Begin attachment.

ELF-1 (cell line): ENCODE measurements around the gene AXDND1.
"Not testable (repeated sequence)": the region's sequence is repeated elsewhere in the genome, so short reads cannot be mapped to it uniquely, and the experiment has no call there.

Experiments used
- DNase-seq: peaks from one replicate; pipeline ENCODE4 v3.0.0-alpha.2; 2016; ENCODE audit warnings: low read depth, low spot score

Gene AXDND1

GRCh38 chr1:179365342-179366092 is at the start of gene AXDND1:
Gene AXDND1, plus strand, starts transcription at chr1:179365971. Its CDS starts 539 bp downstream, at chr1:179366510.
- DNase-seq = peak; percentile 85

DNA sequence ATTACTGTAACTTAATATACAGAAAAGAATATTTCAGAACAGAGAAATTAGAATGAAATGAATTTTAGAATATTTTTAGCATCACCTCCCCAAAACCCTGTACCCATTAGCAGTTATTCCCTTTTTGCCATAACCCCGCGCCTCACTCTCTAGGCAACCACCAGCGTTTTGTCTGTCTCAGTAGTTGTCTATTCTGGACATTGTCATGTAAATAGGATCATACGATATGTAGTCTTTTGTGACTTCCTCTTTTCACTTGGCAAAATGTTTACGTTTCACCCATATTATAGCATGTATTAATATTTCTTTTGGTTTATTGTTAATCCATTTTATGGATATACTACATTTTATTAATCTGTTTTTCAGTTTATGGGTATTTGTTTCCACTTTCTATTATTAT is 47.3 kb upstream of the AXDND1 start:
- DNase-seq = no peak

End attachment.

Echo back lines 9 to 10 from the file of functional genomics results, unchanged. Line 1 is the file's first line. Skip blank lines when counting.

DNA sequence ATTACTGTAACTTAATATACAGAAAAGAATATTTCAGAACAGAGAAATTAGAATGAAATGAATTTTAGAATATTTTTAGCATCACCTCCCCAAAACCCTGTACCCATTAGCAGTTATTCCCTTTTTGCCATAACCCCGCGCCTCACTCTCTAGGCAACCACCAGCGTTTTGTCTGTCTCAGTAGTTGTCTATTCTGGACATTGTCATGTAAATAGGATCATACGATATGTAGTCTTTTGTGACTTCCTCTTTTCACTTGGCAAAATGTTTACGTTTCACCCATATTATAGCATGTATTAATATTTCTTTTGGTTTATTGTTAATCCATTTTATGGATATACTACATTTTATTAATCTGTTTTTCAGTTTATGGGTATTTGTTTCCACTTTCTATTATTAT is 47.3 kb upstream of the AXDND1 start:
- DNase-seq = no peak